A Twin for Jane
The Flight of Gemma Hardy By Margot Livesey. 464 pages. Harper. $25.99
Reinventing a beloved classic is a risky business, but it will come as no surprise to Margot Livesey’s admirers—a small but fervent group likely to be greatly enlarged by her wonderful new novel—that this abundantly gifted writer is more than a match for Jane Eyre. It’s not necessary to have read Charlotte Brontë’s protofeminist masterpiece to enjoy The Flight of Gemma Hardy, which works splendidly on its own terms, but the resonances and dissonances between these two compelling works enrich our appreciation of both.
Gemma Hardy is the orphaned daughter of a Scottish woman and an Icelandic fisherman. When we meet her at age ten on the first day of 1959, the protective uncle who brought her to Scotland when she was three has recently died. His bitter widow is eager to get rid of Gemma, who is happy to leave for the Claypoole School but soon learns that as a “working girl” (scholarship student), she’s basically an unpaid servant.
Though Livesey follows the main arc of Brontë’s story quite closely, the alterations she makes signal a subtly different authorial agenda. Gemma has vague memories of her parents and warm ones of her uncle; unlike Jane, deprived and abused from infancy, she has known love and experienced its loss. Her fear of further bereavement shapes her destiny in ways more plausible than the vividly melodramatic devices that drive Jane Eyre.
Gone are the mad wife in the attic and the apocalyptic conflagration, replaced as plot catalysts by postwar Britain’s shifting social and psychological dynamics. Claypoole is a relic of a waning, class-stratified society with few opportunities for women. The other working girls are working-class and think Gemma is a snob; her complicated relationships with them and the school staff display Livesey’s trademark gift for strongly detailed characterizations and rueful knowledge of the painful inconsistencies of human behavior.
While Jane Eyre derives its power from Brontë’s complete identification with her protagonist, a visceral connection that generations of readers have shared, Livesey trades some of that feverish intensity for a wider perspective. Gemma’s first-person narration is as tartly engaging as Jane’s, but underneath it we sense the presence of an author who understands more than she does, and who gently guides her toward a quality in short supply in Jane Eyre: empathy. Gemma can be angry and unforgiving, but she becomes capable of seeing other people’s point of view. One of the novel’s great pleasures is watching her generous spirit slowly unfold amid difficult circumstances.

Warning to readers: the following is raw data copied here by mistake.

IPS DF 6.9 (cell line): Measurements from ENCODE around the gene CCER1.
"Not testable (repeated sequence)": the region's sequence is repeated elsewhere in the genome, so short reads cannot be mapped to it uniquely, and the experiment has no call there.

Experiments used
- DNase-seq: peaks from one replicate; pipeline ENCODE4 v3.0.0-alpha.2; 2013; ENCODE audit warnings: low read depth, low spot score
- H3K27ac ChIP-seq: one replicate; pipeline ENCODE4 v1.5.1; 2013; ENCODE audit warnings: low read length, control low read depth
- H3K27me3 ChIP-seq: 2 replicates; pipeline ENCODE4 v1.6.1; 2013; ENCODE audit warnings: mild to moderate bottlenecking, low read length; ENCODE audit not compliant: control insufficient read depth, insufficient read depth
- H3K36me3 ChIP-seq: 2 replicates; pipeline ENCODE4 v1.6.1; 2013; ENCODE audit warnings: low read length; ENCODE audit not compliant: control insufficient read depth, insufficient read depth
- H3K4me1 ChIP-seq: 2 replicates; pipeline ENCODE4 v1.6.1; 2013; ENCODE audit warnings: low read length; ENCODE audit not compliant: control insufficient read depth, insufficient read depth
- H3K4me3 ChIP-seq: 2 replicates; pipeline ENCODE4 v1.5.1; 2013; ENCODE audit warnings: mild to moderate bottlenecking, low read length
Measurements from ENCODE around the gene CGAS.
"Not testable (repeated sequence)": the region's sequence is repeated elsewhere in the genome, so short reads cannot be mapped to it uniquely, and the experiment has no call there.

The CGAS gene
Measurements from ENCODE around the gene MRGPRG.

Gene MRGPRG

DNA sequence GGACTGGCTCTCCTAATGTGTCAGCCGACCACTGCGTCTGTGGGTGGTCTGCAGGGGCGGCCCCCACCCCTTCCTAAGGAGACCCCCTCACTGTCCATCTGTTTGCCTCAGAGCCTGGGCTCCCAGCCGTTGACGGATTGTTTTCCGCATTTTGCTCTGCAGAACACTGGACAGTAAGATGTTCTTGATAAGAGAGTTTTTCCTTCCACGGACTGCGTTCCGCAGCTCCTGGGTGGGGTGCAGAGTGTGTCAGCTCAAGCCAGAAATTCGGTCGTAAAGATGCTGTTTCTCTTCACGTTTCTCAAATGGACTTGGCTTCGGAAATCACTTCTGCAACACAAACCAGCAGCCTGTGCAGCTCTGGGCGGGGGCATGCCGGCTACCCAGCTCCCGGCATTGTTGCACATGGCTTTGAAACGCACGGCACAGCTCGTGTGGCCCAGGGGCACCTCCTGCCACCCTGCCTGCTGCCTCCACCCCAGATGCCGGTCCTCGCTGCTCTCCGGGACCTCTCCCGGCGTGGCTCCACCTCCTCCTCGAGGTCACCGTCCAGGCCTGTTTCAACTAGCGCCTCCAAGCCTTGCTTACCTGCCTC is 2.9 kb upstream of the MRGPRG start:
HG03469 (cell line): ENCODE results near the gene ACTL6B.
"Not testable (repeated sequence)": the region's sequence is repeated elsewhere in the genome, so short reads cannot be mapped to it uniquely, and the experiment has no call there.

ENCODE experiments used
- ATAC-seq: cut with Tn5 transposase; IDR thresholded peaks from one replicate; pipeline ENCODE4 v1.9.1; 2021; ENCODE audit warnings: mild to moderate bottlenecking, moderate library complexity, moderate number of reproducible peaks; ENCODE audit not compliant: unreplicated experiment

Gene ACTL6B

Declining enrollment leads to Claypoole’s closing in 1966. Instead of taking the exams that would enable her to attend university, Gemma must take a job as nanny to the eight-year-old niece of wealthy businessman Hugh Sinclair on an island in the remote Orkneys. The psychologically credible and surprisingly vulnerable Mr. Sinclair lacks the saturnine sexiness that has had schoolgirls swooning over Mr. Rochester through two centuries, but here, too, we see that Livesey’s intentions diverge from Brontë’s. Gemma’s desire “to be beloved and regarded,” though it echoes Jane’s longings, has broader dimensions than simply finding a soul mate.
“Don’t you want to know about yourself,” Gemma hears a voice asking her in a dream, “before you become somebody else?” Her flight from Mr. Sinclair, whose dark secret is less important than the fact that he lied to her, ultimately takes Gemma to her childhood home in Iceland. Reclaiming her Icelandic name, Fjola Einarsdottir, affirms her bond with her dead parents and frees her to move forward and reunite with Mr. Sinclair on her own terms. “Perhaps,” she thinks, “I was not yet ready to be a wife. Perhaps being a wife was not the only choice.” Those simple sentences contain a universe of expanded possibilities that were not available to Jane Eyre. Renaming and relocating Brontë’s indomitable heroine, Livesey transforms the drama of a passionate rebel against Victorian constraints into an odyssey of self-discovery in a changing world.
Idling with Intent
Berlin Stories By Robert Walser160 pages. NYRB Classics. $14.
In 1895 the seventeen-year-old Robert Walser left his native Switzerland for Germany. After an unsuccessful stint in Stuttgart he decamped for Berlin in 1905. With the help of his brother, Karl, already working there as a theater set-designer, he began mixing in artistic circles. It wasn’t long before he was writing for literary journals and the feuilleton sections of newspapers. Berlin Stories is a collection of some of the best articles he wrote during his stay. Each one offers a unique view of “the metropolis,” with Walser’s wry descriptions of Berlin’s customs, culture and topography interspersed with acute profiles of those he encountered and his own private reflections.
But firstly a caveat: Berlin Stories is a misnomer. Walser described these texts as ‘prose pieces’, which is a vague but fitting classification for writing which is often nothing more than a snapshot or extended opinion. And yet he never squanders a word, tightly packing his sketches with keen-eyed observation. In the first section we get “Market,” which describes just that, in all its abundance; “Aschinger” does the same with a restaurant; in “Friedrichstrasse” he makes the city’s “very heart” pulse. The second section is given over to the theater, and while the glitzy and grubby cabaret scene of the ’30s as portrayed by the likes of Isherwood is arguably more exciting, it is still refreshing to read about Berlin’s theatrical scene during Walser’s stint.